Why does rotational inertia represent the resistance of a body to angular acceleration

I understand how rotational inertia, $$I=mr^2$$, is defined based on $$\tau_z=mr^2 \alpha_z$$ as an analogy to the linear inertia $$m$$. But I'm still not sure why it represents the resistance of a body to angular acceleration. Also, why doesn't it represent the resistance of a body to tangential and radial acceleration?

This is valid when the mass is concentrated in a point that rotates around a pivot. Suppose for example a pendulum of lenght $$L$$ and mass $$m$$.

The forces on the mass are the weight $$P$$ and the tension $$T$$ in the (massless) rod.

The $$2^{nd}$$ Newton's law: $$\mathbf F = m \mathbf a$$ relates 2 vectors, and we can make a dot product of both sides with the same vector, without change the equation. We choose the infinitesimal displacement in the only possible direction for movement, that is perpendicular to the rod.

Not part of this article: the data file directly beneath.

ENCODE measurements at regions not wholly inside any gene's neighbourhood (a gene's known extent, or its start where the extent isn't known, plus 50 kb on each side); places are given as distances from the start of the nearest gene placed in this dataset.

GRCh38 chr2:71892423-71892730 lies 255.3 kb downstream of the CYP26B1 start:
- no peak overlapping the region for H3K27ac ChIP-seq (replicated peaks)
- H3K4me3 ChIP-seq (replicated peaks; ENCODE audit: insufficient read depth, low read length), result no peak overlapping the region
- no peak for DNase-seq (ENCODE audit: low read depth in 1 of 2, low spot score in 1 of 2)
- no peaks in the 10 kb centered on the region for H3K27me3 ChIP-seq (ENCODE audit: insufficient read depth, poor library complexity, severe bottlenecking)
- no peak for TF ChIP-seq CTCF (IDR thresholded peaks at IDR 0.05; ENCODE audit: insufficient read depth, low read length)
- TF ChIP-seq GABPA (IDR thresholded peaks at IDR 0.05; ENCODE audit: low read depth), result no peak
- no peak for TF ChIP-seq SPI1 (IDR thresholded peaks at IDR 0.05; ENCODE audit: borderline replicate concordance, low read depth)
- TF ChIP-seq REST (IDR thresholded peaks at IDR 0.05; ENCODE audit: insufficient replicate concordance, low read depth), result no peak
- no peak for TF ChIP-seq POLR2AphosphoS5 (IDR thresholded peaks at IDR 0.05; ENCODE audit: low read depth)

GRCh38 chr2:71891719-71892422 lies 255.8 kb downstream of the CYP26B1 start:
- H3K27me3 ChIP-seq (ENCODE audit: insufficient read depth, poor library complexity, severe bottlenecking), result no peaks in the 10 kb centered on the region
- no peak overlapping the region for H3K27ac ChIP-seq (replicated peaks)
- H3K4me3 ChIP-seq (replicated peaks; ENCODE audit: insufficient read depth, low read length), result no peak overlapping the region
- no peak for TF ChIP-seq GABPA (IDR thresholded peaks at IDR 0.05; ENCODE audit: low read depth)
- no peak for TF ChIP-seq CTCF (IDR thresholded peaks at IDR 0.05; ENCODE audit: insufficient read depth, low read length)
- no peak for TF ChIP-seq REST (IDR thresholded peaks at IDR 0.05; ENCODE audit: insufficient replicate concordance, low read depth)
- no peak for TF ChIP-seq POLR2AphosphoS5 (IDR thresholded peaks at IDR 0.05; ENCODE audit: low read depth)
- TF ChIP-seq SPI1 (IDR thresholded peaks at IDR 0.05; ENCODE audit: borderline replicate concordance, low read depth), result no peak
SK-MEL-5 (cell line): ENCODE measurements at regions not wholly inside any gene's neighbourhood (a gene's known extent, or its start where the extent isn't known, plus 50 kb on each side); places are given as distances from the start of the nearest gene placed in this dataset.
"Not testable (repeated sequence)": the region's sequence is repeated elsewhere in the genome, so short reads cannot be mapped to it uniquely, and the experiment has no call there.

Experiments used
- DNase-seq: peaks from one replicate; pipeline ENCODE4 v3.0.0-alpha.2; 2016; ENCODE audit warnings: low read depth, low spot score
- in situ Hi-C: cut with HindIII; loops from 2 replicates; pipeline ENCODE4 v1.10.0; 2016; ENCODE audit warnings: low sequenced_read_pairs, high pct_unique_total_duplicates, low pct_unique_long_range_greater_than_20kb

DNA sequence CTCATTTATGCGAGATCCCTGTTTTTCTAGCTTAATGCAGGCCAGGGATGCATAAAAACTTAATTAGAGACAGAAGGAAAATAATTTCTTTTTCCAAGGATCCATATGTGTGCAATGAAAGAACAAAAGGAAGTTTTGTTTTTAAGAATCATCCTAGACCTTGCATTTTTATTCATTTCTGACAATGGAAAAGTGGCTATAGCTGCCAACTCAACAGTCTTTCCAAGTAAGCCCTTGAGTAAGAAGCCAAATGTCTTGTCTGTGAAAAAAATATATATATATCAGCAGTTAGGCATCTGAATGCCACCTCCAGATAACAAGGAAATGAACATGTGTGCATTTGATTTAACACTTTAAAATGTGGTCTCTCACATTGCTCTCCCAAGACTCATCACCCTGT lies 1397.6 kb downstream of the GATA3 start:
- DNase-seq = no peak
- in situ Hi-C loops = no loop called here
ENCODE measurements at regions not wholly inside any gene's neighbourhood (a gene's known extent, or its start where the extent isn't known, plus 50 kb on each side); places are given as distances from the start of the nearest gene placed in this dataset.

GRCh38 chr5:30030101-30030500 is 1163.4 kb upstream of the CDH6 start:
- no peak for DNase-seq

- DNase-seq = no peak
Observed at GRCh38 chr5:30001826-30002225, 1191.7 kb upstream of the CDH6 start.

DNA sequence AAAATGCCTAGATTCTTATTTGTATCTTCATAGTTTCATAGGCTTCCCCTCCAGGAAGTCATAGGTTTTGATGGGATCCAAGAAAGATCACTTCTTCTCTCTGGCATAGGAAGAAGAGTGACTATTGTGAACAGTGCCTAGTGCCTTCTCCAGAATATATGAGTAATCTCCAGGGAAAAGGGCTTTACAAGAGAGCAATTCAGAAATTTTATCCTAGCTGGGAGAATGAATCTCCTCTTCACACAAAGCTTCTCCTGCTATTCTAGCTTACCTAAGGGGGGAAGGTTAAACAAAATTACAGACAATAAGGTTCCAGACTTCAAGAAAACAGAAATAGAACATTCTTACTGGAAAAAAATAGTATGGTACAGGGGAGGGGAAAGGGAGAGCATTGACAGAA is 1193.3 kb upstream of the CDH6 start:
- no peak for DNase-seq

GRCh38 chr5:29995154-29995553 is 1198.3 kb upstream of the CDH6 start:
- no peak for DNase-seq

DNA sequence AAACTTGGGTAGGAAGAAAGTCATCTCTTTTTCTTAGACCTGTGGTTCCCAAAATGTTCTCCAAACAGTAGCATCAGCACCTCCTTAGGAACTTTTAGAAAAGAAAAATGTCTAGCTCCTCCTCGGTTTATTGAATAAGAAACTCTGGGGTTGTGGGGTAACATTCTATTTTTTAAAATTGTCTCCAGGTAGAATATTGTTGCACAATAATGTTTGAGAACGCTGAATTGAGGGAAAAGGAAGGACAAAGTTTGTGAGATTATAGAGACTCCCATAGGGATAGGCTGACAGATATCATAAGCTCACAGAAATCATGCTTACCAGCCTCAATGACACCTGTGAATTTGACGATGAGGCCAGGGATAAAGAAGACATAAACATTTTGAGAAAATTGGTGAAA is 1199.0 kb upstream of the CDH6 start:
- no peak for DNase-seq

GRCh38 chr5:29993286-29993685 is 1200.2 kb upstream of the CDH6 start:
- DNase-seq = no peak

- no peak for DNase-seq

$$\mathbf{F.}\delta \mathbf r = m \mathbf {a.} \delta \mathbf r$$.

But $$\mathbf F = \mathbf T + \mathbf P$$, and $$\mathbf {T.}\delta \mathbf r = 0$$ because that vectors are perpendicular. So: $$\mathbf{F.}\delta \mathbf r = {\mathbf P.}\delta \mathbf r = Psin{\theta}L\delta \theta = Psin{\theta}\omega L\delta t$$ (1)

, where $$\omega = \frac{d\theta}{dt}$$.

At the right side: $$m \mathbf {a.} \delta \mathbf r = m\frac{\mathbf {dv}}{dt}\mathbf .\frac{\mathbf {dr}}{dt}\delta t = m\frac{\mathbf {dv}}{dt}\mathbf .\mathbf v\delta t = \frac{1}{2}m\frac{d(v^2)}{dt} \delta t$$ (2)

By definition, $$v = \omega L \implies \frac{d(v^2)}{dt} = L^2\frac{d(\omega^2)}{dt} = 2L^2 \omega \frac{d\omega}{dt}$$

Equating (1) and (2), the $$\omega$$'s cancel: $$Psin{\theta}L = mL^2 \frac{d\omega}{dt}$$

$$Psin{\theta}$$ is the force in the tangential direction, so $$Psin{\theta}L$$ is the torque $$\tau$$

We get the expression: $$\tau = mL^2 \frac{d\omega}{dt}$$